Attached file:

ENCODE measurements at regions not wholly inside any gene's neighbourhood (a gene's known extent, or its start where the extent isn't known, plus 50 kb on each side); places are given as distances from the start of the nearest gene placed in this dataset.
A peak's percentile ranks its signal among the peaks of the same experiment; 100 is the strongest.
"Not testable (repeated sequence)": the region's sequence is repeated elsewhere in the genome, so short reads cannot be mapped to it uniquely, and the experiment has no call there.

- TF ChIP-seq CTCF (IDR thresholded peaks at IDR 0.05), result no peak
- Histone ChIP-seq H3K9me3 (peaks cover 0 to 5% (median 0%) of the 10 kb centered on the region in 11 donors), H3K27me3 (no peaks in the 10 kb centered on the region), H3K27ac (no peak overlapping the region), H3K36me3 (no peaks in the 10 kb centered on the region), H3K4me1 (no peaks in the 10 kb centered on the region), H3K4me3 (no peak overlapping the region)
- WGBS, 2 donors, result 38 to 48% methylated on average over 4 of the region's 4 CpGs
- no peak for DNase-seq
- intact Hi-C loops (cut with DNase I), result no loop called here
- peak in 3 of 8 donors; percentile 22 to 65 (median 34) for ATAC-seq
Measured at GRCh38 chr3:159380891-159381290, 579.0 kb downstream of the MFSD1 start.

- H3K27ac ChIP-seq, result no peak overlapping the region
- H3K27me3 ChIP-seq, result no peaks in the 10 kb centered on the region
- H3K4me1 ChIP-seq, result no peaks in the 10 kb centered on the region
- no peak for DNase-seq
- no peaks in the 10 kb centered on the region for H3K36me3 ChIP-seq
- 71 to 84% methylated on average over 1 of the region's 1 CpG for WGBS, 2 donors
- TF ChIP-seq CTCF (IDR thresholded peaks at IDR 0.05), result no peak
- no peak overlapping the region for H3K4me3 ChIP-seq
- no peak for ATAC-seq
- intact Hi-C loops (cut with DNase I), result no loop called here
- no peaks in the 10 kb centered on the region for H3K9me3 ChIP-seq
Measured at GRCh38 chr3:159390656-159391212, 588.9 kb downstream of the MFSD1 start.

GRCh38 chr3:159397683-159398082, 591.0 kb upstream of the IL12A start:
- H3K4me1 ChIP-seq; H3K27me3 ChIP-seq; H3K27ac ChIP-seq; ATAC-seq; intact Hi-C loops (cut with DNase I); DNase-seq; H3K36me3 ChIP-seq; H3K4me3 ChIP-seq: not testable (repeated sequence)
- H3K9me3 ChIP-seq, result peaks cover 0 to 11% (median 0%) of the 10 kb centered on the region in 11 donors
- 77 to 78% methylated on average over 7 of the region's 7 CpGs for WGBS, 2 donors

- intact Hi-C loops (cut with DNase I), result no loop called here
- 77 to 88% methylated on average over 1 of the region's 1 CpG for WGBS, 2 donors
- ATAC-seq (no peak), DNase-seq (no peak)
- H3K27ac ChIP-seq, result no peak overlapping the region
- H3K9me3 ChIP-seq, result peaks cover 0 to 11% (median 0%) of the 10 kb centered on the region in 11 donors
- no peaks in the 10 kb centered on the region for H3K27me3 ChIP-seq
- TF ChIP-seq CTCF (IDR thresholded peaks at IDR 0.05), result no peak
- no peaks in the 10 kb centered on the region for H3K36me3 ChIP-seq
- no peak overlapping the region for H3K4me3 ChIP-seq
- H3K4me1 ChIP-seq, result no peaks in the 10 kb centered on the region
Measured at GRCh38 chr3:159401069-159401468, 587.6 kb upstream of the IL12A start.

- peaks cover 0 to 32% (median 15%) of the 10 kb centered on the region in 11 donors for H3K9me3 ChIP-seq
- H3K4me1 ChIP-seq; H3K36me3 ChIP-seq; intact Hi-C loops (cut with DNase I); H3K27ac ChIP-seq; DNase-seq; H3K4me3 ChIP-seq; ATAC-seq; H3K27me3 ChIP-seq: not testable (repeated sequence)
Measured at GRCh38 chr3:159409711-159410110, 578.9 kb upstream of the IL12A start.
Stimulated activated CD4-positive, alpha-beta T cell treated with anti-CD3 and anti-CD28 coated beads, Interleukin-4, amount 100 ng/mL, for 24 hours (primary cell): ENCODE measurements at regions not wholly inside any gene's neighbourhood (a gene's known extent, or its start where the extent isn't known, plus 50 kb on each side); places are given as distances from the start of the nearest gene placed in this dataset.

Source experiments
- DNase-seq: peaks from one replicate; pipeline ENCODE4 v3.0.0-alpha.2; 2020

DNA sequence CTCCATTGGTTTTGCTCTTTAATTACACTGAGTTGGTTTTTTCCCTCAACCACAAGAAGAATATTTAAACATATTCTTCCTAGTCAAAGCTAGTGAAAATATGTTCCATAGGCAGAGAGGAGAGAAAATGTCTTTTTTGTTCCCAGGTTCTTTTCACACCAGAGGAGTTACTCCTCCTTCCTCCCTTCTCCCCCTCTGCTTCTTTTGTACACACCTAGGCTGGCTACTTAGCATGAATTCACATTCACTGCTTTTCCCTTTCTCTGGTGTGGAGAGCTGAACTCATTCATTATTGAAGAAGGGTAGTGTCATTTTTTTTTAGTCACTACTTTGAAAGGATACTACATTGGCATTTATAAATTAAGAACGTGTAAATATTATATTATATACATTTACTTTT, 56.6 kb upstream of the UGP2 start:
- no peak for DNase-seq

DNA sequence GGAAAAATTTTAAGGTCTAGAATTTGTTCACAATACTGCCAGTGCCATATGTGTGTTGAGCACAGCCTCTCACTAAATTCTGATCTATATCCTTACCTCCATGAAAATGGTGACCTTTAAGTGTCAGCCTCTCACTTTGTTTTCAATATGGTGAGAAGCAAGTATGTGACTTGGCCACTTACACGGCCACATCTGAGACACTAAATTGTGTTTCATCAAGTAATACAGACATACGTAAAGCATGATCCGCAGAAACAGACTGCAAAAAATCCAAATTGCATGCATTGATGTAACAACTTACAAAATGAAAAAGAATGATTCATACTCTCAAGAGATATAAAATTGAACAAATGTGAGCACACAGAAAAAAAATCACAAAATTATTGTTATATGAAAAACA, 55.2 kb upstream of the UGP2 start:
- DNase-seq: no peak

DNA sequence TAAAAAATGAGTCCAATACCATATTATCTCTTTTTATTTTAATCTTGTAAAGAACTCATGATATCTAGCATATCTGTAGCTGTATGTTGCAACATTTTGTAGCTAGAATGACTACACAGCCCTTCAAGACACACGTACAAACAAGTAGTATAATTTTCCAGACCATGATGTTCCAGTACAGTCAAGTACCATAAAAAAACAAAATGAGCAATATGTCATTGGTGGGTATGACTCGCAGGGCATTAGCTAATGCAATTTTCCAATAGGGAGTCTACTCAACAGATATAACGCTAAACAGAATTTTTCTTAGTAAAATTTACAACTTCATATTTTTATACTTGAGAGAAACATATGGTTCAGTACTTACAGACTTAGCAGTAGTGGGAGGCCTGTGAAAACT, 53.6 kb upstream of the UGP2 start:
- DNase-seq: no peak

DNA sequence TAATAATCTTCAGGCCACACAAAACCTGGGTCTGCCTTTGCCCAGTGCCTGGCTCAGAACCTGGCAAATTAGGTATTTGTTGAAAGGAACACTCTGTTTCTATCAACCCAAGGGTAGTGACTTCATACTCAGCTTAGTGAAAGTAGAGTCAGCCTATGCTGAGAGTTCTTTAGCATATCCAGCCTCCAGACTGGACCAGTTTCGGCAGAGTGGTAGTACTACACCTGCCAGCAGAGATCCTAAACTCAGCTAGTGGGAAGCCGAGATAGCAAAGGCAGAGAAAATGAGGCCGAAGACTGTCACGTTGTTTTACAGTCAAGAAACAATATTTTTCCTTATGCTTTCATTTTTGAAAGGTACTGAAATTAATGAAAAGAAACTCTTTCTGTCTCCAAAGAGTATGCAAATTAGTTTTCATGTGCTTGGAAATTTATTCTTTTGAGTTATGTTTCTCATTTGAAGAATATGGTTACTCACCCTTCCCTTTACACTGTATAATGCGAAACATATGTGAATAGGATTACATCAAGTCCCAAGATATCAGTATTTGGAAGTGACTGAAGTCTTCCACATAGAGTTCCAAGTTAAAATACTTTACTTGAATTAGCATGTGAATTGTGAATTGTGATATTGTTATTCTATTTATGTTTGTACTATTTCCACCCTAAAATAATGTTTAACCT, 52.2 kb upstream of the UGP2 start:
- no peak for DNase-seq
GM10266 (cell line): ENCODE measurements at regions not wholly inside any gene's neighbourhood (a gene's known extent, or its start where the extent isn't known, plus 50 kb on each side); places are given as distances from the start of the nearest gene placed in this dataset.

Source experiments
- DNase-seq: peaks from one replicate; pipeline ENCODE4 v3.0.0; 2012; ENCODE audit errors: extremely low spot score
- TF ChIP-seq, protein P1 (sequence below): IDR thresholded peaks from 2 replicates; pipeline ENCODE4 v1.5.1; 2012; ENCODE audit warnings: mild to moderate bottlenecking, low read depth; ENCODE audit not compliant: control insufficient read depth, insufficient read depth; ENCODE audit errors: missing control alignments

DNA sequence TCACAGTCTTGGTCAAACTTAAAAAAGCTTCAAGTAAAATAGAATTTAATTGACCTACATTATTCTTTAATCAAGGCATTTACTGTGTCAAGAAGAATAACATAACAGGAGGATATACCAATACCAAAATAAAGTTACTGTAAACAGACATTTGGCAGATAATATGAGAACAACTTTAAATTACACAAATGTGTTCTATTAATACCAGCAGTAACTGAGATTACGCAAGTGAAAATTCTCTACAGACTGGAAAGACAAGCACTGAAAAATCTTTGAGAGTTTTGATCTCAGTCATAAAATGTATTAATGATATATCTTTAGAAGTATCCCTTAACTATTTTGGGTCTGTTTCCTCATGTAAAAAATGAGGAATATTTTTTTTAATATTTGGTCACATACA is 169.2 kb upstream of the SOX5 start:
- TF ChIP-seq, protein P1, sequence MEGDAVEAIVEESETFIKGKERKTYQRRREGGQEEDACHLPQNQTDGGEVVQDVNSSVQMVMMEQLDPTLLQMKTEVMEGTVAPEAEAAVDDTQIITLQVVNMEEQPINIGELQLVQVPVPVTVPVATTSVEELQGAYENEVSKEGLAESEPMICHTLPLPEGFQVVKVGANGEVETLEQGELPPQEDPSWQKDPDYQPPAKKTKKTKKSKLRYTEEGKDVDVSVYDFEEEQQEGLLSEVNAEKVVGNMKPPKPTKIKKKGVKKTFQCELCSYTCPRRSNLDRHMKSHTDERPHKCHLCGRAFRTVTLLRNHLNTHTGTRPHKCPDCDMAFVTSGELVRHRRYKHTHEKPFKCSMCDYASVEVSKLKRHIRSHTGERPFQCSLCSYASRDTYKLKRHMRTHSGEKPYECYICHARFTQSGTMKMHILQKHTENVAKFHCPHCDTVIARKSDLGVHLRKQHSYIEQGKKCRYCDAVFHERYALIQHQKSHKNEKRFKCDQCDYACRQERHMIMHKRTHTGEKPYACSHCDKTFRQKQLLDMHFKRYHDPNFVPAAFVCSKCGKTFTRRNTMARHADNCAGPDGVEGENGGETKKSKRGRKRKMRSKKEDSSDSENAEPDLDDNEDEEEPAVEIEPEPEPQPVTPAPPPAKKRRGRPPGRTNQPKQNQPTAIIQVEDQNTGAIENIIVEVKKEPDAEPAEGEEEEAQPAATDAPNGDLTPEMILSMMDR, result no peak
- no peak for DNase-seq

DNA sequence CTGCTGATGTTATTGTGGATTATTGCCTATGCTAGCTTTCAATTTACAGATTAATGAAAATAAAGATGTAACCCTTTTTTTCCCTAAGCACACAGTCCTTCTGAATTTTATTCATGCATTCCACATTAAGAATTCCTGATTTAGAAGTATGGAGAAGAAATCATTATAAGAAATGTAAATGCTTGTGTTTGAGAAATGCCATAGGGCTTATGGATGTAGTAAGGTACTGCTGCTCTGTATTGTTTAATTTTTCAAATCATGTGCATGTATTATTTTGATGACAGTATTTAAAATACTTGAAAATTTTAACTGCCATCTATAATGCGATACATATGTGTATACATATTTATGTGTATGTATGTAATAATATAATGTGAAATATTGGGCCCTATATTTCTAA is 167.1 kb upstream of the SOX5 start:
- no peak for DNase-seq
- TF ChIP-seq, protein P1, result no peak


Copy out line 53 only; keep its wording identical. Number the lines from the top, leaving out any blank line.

Source experiments